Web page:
Transport Employers Jump-start Federation

The Federation already has 13,000 members but aims for 50,000

Employers in the transport industry have formed, the Ethiopian Transporter Employers Federation, during a ceremony held at Capital Hotel & Spa last August.

The Federation aims to modernise the nation’s transport sector by working to ensure the rights of members are upheld, maximise the profitability of the industry and improve networking, according to the establishment prospectus.

“The Federation was formed to address the various existing problems in the transport sector,” said Berhane Zerue, president of the Federation, which has 18 board members representing different areas of the sector, such as public transport, oil transport, dry cargo and construction.

The Federation will also support the building of bus stations, the supply of spare parts, maintenance and fuel for its members.

“Previously, transport employers only formed groups at association levels and were never able to solve their problems and move forward,” said the president. “The private stakeholders were completely left out of the loop by the government when it came to the formulation of policies, laws and regulations and their voice and interest was not respected.”

With 7,900 members at its formation, the Federation has since gained 13,000 employers and aims to reach 50,000 members.

Mesele Hagos, vice president of the Federation, stressed how the country’s logistics is underdeveloped even by some neighbouring country standards.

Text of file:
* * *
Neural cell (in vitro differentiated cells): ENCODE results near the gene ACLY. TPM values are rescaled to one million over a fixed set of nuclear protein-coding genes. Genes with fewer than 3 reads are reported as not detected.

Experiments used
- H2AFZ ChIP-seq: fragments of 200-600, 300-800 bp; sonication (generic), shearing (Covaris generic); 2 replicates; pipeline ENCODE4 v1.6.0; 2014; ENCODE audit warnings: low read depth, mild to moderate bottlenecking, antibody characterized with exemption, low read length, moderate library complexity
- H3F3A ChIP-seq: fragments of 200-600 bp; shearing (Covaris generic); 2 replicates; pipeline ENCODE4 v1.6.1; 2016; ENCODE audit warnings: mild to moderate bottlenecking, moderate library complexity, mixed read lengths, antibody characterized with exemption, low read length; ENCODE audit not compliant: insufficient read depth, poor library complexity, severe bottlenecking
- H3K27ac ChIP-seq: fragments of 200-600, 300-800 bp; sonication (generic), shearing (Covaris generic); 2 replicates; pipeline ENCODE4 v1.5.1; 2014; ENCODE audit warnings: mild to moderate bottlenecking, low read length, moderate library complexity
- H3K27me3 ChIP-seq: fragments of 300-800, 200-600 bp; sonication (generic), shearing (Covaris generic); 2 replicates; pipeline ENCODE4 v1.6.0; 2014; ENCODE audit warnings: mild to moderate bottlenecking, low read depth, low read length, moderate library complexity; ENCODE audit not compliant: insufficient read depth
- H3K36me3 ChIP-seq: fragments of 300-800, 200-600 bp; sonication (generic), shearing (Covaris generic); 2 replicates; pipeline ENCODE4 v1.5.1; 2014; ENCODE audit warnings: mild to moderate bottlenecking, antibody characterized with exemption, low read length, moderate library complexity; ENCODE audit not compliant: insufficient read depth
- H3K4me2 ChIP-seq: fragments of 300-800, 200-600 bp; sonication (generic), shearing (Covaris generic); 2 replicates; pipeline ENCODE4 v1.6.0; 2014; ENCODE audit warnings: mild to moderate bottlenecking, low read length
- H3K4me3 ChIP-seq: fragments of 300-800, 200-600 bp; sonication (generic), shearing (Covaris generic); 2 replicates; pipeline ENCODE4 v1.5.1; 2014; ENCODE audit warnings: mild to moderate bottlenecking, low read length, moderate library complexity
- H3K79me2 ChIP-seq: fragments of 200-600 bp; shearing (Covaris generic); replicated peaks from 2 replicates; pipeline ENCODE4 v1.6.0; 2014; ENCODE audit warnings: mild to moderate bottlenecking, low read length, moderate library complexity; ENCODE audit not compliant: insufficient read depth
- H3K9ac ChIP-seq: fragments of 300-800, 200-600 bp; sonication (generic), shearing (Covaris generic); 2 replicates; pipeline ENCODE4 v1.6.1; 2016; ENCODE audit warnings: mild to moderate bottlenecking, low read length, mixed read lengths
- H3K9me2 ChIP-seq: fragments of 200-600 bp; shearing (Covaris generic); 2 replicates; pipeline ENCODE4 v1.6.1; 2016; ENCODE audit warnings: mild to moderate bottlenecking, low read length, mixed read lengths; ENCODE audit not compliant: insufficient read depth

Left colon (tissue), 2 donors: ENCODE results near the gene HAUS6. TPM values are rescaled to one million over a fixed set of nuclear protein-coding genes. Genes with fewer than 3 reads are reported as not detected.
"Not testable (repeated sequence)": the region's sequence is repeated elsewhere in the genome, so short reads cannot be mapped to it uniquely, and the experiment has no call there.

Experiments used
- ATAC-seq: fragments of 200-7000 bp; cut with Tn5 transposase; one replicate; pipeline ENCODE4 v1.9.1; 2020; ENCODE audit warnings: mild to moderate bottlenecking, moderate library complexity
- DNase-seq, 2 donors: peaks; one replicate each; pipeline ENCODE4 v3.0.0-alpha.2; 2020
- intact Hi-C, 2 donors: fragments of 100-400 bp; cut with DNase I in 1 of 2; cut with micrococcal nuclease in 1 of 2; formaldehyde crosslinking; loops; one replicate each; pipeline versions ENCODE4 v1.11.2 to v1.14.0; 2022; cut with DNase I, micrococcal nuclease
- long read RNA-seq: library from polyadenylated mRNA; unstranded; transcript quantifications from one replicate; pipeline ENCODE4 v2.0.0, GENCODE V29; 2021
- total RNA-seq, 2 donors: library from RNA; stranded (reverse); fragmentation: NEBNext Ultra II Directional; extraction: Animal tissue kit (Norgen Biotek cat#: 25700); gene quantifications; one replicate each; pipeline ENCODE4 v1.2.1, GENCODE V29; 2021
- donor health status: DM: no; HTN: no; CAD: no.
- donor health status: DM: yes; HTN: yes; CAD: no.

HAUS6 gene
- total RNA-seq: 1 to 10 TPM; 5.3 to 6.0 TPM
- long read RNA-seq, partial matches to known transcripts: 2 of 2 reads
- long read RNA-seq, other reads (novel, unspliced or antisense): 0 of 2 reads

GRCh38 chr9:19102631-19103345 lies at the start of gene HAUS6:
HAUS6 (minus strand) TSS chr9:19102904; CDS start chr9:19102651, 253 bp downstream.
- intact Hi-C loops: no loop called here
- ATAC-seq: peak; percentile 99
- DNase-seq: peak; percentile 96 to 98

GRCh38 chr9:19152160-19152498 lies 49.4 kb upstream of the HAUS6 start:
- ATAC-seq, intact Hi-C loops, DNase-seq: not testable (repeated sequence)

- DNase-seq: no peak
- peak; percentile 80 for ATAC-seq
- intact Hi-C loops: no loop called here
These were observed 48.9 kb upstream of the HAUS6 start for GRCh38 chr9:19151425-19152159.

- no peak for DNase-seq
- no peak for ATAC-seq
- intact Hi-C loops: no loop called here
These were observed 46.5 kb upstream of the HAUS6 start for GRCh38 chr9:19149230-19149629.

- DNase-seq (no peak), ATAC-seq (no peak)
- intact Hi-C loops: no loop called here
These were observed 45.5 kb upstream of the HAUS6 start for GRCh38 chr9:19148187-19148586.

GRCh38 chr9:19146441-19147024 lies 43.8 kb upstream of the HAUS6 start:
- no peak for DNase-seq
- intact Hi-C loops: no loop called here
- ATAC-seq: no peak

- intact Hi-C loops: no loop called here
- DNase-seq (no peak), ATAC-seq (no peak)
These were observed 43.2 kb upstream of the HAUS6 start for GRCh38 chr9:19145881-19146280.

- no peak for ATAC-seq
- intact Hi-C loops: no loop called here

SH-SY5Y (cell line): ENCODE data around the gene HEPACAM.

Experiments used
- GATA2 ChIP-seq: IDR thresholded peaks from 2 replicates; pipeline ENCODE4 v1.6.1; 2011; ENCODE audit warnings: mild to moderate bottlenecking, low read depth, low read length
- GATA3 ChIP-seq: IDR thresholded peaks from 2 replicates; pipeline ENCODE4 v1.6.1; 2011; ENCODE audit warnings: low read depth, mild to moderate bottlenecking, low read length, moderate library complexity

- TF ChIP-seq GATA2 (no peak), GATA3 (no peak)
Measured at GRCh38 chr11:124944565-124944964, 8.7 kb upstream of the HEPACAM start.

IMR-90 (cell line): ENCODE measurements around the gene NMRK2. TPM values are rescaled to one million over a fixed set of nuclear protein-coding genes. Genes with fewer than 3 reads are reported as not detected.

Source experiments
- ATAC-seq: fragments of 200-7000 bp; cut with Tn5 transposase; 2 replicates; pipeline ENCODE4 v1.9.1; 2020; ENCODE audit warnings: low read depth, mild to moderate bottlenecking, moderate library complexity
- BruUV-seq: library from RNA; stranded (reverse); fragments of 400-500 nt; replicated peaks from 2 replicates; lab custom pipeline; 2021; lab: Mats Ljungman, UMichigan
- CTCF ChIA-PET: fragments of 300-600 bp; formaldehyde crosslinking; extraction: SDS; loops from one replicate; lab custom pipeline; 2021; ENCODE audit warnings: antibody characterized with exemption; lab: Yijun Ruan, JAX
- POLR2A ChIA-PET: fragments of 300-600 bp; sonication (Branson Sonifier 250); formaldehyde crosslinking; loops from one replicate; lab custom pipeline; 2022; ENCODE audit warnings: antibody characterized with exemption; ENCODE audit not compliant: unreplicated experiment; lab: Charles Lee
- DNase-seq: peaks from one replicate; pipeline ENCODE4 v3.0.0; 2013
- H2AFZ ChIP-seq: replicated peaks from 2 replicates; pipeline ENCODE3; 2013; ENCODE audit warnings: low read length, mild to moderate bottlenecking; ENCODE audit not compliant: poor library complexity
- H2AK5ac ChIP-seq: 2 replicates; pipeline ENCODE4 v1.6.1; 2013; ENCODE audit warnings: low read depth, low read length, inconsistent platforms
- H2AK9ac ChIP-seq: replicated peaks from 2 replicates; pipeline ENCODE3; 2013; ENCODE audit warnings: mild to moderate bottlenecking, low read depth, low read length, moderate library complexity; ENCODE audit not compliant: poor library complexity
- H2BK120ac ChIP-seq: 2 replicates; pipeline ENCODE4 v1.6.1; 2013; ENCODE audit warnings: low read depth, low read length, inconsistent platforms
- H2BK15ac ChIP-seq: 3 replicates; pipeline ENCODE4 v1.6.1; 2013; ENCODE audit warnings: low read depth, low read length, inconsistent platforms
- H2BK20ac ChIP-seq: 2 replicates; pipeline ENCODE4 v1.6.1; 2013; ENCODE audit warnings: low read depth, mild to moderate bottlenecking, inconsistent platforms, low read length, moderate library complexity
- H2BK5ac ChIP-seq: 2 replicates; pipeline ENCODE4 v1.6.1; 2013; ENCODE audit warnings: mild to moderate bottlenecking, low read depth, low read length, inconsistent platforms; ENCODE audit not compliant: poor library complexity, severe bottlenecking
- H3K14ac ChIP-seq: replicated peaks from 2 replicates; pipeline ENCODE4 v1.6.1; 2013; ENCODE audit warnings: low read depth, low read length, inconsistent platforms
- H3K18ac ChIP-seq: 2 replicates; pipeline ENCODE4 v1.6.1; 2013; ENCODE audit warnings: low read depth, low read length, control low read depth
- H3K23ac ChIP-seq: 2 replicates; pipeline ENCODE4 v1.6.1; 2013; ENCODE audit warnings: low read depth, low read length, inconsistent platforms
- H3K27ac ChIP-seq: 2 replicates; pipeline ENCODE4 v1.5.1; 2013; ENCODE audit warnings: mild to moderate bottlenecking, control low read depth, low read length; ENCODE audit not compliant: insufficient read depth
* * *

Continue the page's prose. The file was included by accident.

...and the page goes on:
“On the Ethio-Djibouti route, we only have 13,500 cross-border vehicles while the Kenya-Mombasa route hosts 80,000 vehicles,” he said.

Abebawu Dasa, one of the board members of the Federation representing the Addis Abeba Taxi Owners Association, argues that supply and demand still have not squared up despite mass investment by the government.

“To improve growth, the sector should be led by the private wing,” he said. “The government should support the sector by providing loan schemes and tax incentives.”

The Federation is considering joining the Ethiopian Employers Confederation and talks are underway.

A single employer can form an employers association, according to the nation’s law. Employer associations can jointly form a federation and federations can come together to create confederations.

Workers and employers have the right to establish and, subject to the rules of the organisation concerned, join associations of their own choosing without prior authorisation.

“We checked that the memorandum of association did not break the rules and regulations of the country,” Worku Alemu, industry communications high officer at the Ministry of Labour & Social Affairs.

Mehari Redae (PhD) a long time labour law lecturer at Addis Abeba University said the legal framework is convenient for employers to form associations and federations easily.

“Such moves will increase their voice on various issues,” he said. “However, employees in the industry should form an association as well to balance the power dynamics.”


Published on Oct 13,2018 [ Vol 19 ,No 963]



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